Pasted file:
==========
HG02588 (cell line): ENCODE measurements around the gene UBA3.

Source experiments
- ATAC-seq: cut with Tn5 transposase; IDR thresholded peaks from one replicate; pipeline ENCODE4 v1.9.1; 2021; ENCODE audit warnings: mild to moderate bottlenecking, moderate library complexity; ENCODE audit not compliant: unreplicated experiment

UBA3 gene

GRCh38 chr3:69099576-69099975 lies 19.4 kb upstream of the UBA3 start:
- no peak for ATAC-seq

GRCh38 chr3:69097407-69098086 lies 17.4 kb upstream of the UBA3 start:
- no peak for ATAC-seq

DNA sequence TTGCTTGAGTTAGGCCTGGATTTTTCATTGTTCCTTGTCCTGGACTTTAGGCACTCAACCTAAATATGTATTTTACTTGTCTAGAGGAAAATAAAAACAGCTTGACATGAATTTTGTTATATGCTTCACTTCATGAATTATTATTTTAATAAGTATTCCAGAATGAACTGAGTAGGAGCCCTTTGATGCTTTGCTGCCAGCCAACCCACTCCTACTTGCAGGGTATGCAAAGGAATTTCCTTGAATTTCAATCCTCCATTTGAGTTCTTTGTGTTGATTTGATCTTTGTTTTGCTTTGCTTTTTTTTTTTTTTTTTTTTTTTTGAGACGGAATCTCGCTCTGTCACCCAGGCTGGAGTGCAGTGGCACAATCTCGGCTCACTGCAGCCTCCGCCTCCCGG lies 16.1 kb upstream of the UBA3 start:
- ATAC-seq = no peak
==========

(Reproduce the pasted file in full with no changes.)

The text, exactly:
HG02588 (cell line): ENCODE measurements around the gene UBA3.

Source experiments
- ATAC-seq: cut with Tn5 transposase; IDR thresholded peaks from one replicate; pipeline ENCODE4 v1.9.1; 2021; ENCODE audit warnings: mild to moderate bottlenecking, moderate library complexity; ENCODE audit not compliant: unreplicated experiment

UBA3 gene

GRCh38 chr3:69099576-69099975 lies 19.4 kb upstream of the UBA3 start:
- no peak for ATAC-seq

GRCh38 chr3:69097407-69098086 lies 17.4 kb upstream of the UBA3 start:
- no peak for ATAC-seq

DNA sequence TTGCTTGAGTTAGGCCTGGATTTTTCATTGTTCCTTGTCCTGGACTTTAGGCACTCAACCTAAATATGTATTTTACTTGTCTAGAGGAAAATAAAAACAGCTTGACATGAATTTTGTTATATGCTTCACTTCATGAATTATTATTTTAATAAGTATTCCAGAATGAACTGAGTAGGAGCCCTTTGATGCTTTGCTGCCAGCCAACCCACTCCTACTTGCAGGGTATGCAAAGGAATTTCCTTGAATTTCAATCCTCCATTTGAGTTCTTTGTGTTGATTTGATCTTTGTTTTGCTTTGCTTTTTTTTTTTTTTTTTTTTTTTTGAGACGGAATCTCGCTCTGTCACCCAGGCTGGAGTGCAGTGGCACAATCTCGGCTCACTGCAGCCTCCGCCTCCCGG lies 16.1 kb upstream of the UBA3 start:
- ATAC-seq = no peak